Video-Assisted Lung Cancer Surgery: Small Incisions Mean Reduced Pain, Faster Recovery


One of the great joys in Borton's life is her garden. Because her Stanford surgeon, an expert in minimally invasive thoracic surgery, was able to remove her cancerous lung lesion with just three small incisions, she was back in her garden very quickly.

I liked Dr. Shrager the minute I met him, and with my experience, I'm a pretty good judge.

-Bonnie Borton, patient, Stanford Hospital & Clinics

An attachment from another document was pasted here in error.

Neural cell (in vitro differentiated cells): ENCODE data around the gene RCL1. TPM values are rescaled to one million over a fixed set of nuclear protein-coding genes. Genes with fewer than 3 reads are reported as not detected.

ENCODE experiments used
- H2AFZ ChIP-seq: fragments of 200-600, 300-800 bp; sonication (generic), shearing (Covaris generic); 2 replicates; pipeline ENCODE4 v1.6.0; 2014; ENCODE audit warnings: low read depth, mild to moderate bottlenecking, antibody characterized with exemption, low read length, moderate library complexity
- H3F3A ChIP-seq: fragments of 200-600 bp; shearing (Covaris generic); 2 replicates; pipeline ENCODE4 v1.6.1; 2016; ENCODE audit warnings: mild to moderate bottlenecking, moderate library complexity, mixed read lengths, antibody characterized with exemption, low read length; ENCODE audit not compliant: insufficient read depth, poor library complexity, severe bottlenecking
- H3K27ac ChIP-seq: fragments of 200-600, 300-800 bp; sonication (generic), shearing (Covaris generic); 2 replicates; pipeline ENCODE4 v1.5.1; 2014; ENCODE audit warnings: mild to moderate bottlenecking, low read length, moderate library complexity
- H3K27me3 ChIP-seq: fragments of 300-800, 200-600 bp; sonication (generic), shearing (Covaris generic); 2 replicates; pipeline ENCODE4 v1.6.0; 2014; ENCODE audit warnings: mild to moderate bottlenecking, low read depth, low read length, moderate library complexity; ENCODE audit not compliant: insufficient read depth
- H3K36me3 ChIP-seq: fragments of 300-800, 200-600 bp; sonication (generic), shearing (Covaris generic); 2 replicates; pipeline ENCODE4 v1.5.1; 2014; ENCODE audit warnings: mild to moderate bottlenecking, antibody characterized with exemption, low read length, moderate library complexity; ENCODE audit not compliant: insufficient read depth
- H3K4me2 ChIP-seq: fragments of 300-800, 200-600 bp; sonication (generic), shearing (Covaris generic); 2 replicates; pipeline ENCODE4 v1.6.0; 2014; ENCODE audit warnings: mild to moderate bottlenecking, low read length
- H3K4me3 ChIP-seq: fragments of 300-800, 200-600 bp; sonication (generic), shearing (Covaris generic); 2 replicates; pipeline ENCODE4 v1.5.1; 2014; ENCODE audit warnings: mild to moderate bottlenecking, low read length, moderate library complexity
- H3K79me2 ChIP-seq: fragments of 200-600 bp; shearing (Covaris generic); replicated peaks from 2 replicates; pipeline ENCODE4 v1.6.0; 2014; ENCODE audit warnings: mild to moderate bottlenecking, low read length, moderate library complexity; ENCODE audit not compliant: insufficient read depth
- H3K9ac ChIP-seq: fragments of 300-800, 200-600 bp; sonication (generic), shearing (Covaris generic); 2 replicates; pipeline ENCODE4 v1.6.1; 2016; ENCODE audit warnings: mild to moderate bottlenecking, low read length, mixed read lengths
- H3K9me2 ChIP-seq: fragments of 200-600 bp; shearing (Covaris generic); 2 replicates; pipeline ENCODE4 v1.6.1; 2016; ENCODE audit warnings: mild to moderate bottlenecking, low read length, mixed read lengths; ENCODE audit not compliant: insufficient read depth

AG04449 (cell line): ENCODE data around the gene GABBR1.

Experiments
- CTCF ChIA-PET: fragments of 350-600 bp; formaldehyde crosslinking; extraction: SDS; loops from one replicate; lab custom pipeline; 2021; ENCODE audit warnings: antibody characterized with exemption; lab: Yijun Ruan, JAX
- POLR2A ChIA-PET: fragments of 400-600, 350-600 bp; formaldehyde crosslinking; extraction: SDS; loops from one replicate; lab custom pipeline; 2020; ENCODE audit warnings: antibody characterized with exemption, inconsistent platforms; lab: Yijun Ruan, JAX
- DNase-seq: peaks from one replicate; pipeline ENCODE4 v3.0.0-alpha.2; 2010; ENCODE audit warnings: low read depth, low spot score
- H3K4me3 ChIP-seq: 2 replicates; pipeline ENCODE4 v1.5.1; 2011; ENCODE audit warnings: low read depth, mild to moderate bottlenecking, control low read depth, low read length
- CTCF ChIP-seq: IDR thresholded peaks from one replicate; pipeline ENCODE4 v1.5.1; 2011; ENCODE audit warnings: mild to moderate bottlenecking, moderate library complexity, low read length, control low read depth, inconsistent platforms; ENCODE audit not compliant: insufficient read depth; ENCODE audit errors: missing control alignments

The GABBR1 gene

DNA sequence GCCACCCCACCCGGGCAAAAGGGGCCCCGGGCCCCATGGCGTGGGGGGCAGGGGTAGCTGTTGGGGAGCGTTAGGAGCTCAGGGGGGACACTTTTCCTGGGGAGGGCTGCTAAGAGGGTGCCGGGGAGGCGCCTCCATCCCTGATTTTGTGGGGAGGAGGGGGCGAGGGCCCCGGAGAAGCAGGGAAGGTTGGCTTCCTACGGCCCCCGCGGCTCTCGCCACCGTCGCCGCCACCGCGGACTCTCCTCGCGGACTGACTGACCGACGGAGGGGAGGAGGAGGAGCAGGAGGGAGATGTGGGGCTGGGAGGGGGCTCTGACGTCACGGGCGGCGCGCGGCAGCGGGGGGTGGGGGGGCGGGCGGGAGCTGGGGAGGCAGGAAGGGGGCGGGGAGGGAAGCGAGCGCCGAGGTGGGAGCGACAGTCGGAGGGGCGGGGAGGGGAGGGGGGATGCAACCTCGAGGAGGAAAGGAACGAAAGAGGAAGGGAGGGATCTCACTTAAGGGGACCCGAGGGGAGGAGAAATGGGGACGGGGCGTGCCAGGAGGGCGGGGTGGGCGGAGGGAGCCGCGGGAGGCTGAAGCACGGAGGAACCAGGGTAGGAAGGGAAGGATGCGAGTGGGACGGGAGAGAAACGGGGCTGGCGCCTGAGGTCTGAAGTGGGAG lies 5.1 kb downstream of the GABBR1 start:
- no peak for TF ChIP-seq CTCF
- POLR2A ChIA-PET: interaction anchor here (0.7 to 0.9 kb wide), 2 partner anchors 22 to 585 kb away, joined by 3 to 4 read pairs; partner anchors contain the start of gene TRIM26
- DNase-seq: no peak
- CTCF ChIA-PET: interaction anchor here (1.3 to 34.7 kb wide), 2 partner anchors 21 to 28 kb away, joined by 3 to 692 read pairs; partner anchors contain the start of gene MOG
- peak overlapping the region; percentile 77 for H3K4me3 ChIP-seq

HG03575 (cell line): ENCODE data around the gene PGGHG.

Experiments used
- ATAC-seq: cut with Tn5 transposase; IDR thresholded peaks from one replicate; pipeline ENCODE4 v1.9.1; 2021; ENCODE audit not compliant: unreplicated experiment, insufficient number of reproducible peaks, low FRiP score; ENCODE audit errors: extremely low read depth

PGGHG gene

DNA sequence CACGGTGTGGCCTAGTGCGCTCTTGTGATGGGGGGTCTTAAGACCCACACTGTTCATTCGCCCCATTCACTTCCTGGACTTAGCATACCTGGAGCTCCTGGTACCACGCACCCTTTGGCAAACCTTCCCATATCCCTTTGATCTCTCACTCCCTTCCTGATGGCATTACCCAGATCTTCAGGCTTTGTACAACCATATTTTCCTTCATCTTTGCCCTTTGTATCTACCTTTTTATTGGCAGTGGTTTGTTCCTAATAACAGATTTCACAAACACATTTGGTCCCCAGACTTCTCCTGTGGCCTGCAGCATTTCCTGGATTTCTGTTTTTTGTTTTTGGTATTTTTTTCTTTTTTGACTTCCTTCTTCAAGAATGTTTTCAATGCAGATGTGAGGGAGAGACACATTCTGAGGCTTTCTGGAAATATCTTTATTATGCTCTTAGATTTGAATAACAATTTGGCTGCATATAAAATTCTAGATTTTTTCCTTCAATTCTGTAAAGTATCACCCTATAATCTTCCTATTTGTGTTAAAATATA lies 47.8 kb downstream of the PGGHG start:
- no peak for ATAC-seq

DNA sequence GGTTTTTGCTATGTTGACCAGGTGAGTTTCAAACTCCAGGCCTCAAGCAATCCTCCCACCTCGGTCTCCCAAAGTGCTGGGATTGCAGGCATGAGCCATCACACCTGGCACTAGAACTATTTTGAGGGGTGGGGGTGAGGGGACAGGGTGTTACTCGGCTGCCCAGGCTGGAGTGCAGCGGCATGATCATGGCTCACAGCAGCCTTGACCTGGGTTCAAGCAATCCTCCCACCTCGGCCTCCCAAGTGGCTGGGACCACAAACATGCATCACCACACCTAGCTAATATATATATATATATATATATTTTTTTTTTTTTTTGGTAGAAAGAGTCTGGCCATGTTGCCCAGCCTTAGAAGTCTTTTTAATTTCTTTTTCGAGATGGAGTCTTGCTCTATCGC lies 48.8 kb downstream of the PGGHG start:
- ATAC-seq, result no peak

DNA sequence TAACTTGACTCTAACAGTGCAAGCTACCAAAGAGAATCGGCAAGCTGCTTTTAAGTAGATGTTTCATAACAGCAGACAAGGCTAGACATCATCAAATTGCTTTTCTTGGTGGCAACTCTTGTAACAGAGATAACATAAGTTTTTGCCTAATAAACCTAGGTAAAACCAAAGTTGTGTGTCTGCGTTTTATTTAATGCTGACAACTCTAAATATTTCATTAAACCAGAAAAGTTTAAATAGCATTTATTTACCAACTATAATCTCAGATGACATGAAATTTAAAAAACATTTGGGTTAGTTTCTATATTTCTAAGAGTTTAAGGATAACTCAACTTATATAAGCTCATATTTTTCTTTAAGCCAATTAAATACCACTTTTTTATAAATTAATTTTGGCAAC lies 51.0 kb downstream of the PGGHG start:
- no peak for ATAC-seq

Surgical nurse Wilberto Gutierrez, RN, holds the long wand that holds a fiberoptic scope for the video camera that enables video-assisted thoracic surgery (top). The scope allows Stanford physician Joseph Shrager to work inside the lungs and chest with sharp and detailed visibility. The smaller photo shows two sizes of video lenses.

It's like putting your eye right into the chest, right next to the things you're dissecting.

-Joseph Shrager, Chief, Thoracic Surgery and video-assisted lobectomy expert, Stanford Hospital & Clinics

I was walking around the kitchen and I was giving each one of them a hug and they were looking at me like, 'God, this woman just had major surgery!'

-Bonnie Borton, patient, Stanford Hospital & Clinics